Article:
Maternal health and mortality, especially in the world’s poorest countries, are serious global issues. I blog about maternal health a lot here because it is important to continue spreading awareness about the rate at which women are dying during childbirth which causes complete families to splinter.
800 women die in childbirth every day and those deaths are largely preventable. Most of these deaths are caused by severe bleeding (mostly bleeding after childbirth), infections (usually after childbirth), high blood pressure during pregnancy (pre-eclampsia and eclampsia) complications from delivery, and unsafe abortion according to the World Health Organization.
That said, I found seven YouTube videos that bring to life the plight of women who are pregnant in sub-Saharan Africa. I chose these videos because most maternal deaths occur in sub-Saharan Africa.
If you would like to make a difference in the lives of women who are pregnant support these 41 organizations that work on the maternal health crisis.
Continue reading 7 YouTube Videos About Maternal Health You Should Watch
By Anna Dirksen, PSI Consultant
The countdown to royal baby number two is underway, with many speculating that Prince George’s little brother or sister could arrive as early as this week. Media reports suggest Kate Middleton already has her bags packed and is ready for her return trip to the private wing of St Mary’s Hospital in London. There, she’s expected to meet a team of top doctors and nurses, including an obstetrician, a surgeon-gynaecologist, and a neonatologist.
If every child could be born under such conditions, the world would be a much happier place for moms and their newborn babies. Unfortunately, this is far from the case. Every day, nearly 350,000 women give birth and 800 die from preventable causes related to pregnancy and childbirth — that’s one woman every two minutes. 99% of those deaths occur in developing countries.
Continue reading What If Kate Middleton Gave Birth Like the Average Woman?
Today is the 2nd annual International Day of Maternal Health and Rights which calls attention to and demands action for the right of every woman to respectful maternity care no matter where she lives in the world. This is critical because a woman dies in childbirth every two minutes totalling nearly 300,000 maternal deaths each year. Ninety-nine percent of these deaths are wholly preventable.
Many pregnant women are also subject to excessive, disrespectful care including verbal and physical abuse during pregnancy and childbirth as well as denial of care and demands for payment before care. As these scenarios continue more awareness needs to be made about quality, respectful care for every pregnant woman. It’s their right!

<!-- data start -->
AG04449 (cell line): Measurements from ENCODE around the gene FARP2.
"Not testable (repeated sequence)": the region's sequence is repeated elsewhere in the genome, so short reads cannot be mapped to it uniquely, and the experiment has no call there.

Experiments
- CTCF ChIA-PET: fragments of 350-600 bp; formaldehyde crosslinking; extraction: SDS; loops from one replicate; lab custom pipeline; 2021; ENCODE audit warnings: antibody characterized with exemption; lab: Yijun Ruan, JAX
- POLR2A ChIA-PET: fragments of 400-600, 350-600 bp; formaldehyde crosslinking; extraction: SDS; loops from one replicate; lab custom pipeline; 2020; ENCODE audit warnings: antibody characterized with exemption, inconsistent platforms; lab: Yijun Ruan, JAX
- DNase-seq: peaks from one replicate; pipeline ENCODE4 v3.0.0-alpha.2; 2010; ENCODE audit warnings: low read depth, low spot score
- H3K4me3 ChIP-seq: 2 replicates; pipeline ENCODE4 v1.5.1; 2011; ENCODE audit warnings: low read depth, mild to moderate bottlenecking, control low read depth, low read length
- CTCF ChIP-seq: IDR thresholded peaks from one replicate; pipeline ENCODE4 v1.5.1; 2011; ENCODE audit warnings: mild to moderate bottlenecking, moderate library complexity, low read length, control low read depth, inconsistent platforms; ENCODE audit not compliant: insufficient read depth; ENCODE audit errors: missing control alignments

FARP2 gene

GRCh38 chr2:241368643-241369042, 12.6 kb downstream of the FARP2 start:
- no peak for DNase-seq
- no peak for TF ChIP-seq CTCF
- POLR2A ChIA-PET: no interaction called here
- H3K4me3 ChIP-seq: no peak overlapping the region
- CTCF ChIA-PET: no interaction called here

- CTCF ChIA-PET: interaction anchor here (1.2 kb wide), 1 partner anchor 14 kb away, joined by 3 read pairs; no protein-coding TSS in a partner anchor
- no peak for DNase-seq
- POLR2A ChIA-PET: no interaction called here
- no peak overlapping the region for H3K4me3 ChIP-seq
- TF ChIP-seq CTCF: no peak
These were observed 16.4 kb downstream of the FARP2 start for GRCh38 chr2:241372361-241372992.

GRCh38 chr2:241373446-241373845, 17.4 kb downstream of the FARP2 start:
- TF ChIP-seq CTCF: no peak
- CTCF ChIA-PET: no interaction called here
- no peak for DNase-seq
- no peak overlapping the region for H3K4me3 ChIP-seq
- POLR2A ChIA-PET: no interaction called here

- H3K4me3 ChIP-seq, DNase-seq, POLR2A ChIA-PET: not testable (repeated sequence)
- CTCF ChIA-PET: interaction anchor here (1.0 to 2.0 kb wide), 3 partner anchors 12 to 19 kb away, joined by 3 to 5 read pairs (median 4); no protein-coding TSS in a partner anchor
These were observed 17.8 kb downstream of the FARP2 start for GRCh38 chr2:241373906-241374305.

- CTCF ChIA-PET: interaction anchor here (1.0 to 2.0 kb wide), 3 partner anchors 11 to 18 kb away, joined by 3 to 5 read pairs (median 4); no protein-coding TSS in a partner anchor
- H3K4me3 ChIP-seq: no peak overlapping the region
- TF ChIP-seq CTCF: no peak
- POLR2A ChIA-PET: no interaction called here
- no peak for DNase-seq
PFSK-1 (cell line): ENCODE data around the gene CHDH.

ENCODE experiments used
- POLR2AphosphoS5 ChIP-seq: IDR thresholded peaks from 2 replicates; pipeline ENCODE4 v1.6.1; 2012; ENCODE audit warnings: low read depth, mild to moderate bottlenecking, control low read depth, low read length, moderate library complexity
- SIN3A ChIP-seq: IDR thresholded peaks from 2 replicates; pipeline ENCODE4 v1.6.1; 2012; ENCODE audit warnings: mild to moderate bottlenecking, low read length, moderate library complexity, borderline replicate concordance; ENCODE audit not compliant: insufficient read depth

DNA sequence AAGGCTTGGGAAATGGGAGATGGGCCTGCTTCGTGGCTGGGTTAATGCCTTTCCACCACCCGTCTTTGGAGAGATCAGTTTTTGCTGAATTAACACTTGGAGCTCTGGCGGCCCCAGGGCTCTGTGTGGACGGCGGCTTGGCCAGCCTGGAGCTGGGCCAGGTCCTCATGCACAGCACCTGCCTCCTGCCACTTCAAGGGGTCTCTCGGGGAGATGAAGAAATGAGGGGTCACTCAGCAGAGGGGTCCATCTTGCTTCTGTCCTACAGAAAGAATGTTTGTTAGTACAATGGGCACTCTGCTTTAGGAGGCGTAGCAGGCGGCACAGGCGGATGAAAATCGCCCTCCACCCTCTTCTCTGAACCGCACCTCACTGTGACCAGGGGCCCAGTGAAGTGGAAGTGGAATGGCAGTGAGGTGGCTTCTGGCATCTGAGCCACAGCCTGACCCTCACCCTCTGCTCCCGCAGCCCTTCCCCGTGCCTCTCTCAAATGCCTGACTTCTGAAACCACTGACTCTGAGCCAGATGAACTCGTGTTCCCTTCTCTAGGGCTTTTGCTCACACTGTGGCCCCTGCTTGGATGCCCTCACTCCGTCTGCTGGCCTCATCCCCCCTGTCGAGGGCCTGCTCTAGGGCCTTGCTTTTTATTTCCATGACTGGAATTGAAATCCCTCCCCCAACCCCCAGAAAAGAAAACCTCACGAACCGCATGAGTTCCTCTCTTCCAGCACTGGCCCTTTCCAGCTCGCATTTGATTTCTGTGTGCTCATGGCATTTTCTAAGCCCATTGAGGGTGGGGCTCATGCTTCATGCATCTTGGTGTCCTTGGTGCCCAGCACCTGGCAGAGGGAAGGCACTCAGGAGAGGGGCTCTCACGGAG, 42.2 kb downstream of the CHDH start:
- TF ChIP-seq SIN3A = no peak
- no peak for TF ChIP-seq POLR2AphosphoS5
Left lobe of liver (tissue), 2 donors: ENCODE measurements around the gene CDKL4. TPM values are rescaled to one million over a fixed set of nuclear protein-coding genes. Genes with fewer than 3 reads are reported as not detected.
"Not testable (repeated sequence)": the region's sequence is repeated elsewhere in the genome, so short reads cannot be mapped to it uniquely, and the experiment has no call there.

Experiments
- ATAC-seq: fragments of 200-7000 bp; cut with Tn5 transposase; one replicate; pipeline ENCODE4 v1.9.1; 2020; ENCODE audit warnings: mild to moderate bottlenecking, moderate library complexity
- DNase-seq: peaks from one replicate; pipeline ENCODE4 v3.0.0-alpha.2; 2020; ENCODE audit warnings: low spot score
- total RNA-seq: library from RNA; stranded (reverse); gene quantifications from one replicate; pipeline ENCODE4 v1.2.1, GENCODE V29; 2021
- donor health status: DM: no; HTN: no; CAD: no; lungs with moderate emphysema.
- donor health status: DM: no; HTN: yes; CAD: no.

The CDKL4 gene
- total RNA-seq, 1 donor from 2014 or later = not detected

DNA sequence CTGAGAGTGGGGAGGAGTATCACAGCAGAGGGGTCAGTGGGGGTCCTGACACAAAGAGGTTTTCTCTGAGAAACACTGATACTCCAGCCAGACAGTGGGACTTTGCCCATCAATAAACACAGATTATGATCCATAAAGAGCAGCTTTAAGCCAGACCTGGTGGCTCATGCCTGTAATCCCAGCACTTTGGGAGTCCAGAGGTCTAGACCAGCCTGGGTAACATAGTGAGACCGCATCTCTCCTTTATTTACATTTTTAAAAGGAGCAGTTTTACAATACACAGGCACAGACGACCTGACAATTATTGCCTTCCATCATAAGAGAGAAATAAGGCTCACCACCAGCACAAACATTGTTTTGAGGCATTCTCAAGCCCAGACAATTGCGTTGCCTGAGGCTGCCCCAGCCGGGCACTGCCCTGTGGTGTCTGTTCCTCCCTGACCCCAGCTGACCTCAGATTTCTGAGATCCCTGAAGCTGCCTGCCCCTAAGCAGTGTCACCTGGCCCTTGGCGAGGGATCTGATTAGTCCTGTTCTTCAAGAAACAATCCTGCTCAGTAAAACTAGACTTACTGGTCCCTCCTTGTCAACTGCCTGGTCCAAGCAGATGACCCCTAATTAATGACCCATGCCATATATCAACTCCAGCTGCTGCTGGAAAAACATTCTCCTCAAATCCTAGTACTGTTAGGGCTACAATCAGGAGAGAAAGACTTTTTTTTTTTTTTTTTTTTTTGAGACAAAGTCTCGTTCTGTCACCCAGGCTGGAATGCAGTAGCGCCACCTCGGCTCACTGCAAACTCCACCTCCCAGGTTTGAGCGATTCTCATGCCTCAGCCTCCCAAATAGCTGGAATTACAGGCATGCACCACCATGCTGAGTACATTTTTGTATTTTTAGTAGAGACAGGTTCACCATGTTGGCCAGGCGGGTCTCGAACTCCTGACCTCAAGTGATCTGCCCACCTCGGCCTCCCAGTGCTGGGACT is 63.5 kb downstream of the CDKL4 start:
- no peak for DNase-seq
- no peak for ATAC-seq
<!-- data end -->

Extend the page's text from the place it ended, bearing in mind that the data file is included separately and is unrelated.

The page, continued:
In honor of International Day of Maternal Health and Rights we put together a list of 41 maternal health organizations and organizations that work on other global health efforts of which maternal health is one. Please support and follow them. If we missed your organization, please email us at email@example.com with your Twitter handle. We plan to make an additional list in the coming weeks.
1. aroadlesstravelled @ARLTafric: Working with nomadic pastoralist communities in Ethiopia & Kenya to improve maternal & child health.
2. ARROW @ARROW_Women: Championing Women’s Sexual and Reproductive Health and Rights #SRHR #SRHR4all
3. CAN-MNCH @CAN_MNCH: Over 80 organizations working to improve the lives of women, babies and children in over 1,000 regions around the world. Team Canada!
4. CARE(care.org) @CARE: CARE fights global poverty by empowering girls and women. Visit http://CARE.org and join us.
5. CHANGE @genderhealth: The Center for Health and Gender Equity (CHANGE) works to advance the sexual and reproductive health and rights of women and girls worldwide.
Continue reading 41 Maternal Health Organizations to Follow and Support #IntlMHDay
To kick off World Health Worker Week (April 5 – 11) we are sharing photos and stories of some of the health workers we’ve met around the world over the years who work tirelessly to keep women, children, and families healthy and most importantly alive.
In the sub-Saharan and Asian countries where we have met these health workers, many of the ailments they treat every day can cause severe illness in their patients and even death. That is why it is important to not only provide the much-needed resources and support health workers need to do their jobs effectively and train many more health workers, it’s also important to thank them for the work they do. That is why World Health Worker Week was started — to celebrate health workers, but also to acknowledge the challenges they face every day and help rally the world’s global health community, civil society, and governments to fix those health worker challenges.
Continue reading Kicking Off World Health Worker Week Through Photos and Stories #WHWWeek